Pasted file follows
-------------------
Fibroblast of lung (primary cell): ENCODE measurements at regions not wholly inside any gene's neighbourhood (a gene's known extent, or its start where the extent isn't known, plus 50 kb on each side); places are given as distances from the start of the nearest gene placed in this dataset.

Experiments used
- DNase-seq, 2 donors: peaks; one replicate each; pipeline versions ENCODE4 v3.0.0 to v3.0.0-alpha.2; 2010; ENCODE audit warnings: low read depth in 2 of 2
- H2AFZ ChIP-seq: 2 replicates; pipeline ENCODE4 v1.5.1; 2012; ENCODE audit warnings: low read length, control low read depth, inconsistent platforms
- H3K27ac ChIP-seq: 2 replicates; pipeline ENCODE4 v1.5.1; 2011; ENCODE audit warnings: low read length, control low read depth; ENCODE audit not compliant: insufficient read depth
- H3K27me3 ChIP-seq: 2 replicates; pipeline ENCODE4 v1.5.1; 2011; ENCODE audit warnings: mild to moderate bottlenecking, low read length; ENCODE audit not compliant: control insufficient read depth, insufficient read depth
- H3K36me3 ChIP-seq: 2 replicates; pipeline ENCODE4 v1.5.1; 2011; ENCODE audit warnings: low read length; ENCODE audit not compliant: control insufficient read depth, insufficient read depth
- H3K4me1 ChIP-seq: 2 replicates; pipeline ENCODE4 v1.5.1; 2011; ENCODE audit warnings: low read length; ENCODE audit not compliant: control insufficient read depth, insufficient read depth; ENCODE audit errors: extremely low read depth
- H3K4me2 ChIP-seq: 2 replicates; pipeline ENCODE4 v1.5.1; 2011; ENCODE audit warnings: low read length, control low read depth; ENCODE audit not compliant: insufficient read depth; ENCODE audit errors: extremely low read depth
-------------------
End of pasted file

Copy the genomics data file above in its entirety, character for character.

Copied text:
Fibroblast of lung (primary cell): ENCODE measurements at regions not wholly inside any gene's neighbourhood (a gene's known extent, or its start where the extent isn't known, plus 50 kb on each side); places are given as distances from the start of the nearest gene placed in this dataset.

Experiments used
- DNase-seq, 2 donors: peaks; one replicate each; pipeline versions ENCODE4 v3.0.0 to v3.0.0-alpha.2; 2010; ENCODE audit warnings: low read depth in 2 of 2
- H2AFZ ChIP-seq: 2 replicates; pipeline ENCODE4 v1.5.1; 2012; ENCODE audit warnings: low read length, control low read depth, inconsistent platforms
- H3K27ac ChIP-seq: 2 replicates; pipeline ENCODE4 v1.5.1; 2011; ENCODE audit warnings: low read length, control low read depth; ENCODE audit not compliant: insufficient read depth
- H3K27me3 ChIP-seq: 2 replicates; pipeline ENCODE4 v1.5.1; 2011; ENCODE audit warnings: mild to moderate bottlenecking, low read length; ENCODE audit not compliant: control insufficient read depth, insufficient read depth
- H3K36me3 ChIP-seq: 2 replicates; pipeline ENCODE4 v1.5.1; 2011; ENCODE audit warnings: low read length; ENCODE audit not compliant: control insufficient read depth, insufficient read depth
- H3K4me1 ChIP-seq: 2 replicates; pipeline ENCODE4 v1.5.1; 2011; ENCODE audit warnings: low read length; ENCODE audit not compliant: control insufficient read depth, insufficient read depth; ENCODE audit errors: extremely low read depth
- H3K4me2 ChIP-seq: 2 replicates; pipeline ENCODE4 v1.5.1; 2011; ENCODE audit warnings: low read length, control low read depth; ENCODE audit not compliant: insufficient read depth; ENCODE audit errors: extremely low read depth